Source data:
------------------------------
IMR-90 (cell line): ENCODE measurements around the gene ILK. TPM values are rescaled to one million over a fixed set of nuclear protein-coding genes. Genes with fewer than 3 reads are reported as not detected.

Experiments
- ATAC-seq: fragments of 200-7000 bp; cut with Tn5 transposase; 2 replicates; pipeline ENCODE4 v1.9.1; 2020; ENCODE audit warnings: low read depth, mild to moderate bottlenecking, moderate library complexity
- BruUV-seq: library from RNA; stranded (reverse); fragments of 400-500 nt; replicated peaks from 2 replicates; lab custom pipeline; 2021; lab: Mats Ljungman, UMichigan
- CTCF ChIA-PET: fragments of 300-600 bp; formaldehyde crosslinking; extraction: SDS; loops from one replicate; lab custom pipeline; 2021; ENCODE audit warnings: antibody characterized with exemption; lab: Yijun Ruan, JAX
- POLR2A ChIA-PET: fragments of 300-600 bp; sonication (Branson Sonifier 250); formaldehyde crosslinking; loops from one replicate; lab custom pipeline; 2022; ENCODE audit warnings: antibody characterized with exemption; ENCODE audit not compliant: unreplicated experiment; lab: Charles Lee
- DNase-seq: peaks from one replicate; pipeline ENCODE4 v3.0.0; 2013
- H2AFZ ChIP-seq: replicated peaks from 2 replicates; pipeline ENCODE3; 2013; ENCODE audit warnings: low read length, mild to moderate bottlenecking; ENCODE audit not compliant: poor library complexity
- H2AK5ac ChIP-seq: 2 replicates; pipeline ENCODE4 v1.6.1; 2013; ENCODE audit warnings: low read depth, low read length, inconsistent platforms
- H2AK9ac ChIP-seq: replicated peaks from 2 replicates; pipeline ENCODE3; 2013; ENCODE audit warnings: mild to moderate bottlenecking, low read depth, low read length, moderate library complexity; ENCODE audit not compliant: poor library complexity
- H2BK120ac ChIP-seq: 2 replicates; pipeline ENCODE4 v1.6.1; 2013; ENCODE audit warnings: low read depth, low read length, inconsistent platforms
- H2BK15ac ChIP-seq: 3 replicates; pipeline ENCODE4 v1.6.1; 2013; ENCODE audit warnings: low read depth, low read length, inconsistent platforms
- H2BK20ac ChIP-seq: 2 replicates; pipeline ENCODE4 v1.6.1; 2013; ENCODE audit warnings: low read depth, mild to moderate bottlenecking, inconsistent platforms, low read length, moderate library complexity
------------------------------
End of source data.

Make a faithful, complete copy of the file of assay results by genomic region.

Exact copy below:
IMR-90 (cell line): ENCODE measurements around the gene ILK. TPM values are rescaled to one million over a fixed set of nuclear protein-coding genes. Genes with fewer than 3 reads are reported as not detected.

Experiments
- ATAC-seq: fragments of 200-7000 bp; cut with Tn5 transposase; 2 replicates; pipeline ENCODE4 v1.9.1; 2020; ENCODE audit warnings: low read depth, mild to moderate bottlenecking, moderate library complexity
- BruUV-seq: library from RNA; stranded (reverse); fragments of 400-500 nt; replicated peaks from 2 replicates; lab custom pipeline; 2021; lab: Mats Ljungman, UMichigan
- CTCF ChIA-PET: fragments of 300-600 bp; formaldehyde crosslinking; extraction: SDS; loops from one replicate; lab custom pipeline; 2021; ENCODE audit warnings: antibody characterized with exemption; lab: Yijun Ruan, JAX
- POLR2A ChIA-PET: fragments of 300-600 bp; sonication (Branson Sonifier 250); formaldehyde crosslinking; loops from one replicate; lab custom pipeline; 2022; ENCODE audit warnings: antibody characterized with exemption; ENCODE audit not compliant: unreplicated experiment; lab: Charles Lee
- DNase-seq: peaks from one replicate; pipeline ENCODE4 v3.0.0; 2013
- H2AFZ ChIP-seq: replicated peaks from 2 replicates; pipeline ENCODE3; 2013; ENCODE audit warnings: low read length, mild to moderate bottlenecking; ENCODE audit not compliant: poor library complexity
- H2AK5ac ChIP-seq: 2 replicates; pipeline ENCODE4 v1.6.1; 2013; ENCODE audit warnings: low read depth, low read length, inconsistent platforms
- H2AK9ac ChIP-seq: replicated peaks from 2 replicates; pipeline ENCODE3; 2013; ENCODE audit warnings: mild to moderate bottlenecking, low read depth, low read length, moderate library complexity; ENCODE audit not compliant: poor library complexity
- H2BK120ac ChIP-seq: 2 replicates; pipeline ENCODE4 v1.6.1; 2013; ENCODE audit warnings: low read depth, low read length, inconsistent platforms
- H2BK15ac ChIP-seq: 3 replicates; pipeline ENCODE4 v1.6.1; 2013; ENCODE audit warnings: low read depth, low read length, inconsistent platforms
- H2BK20ac ChIP-seq: 2 replicates; pipeline ENCODE4 v1.6.1; 2013; ENCODE audit warnings: low read depth, mild to moderate bottlenecking, inconsistent platforms, low read length, moderate library complexity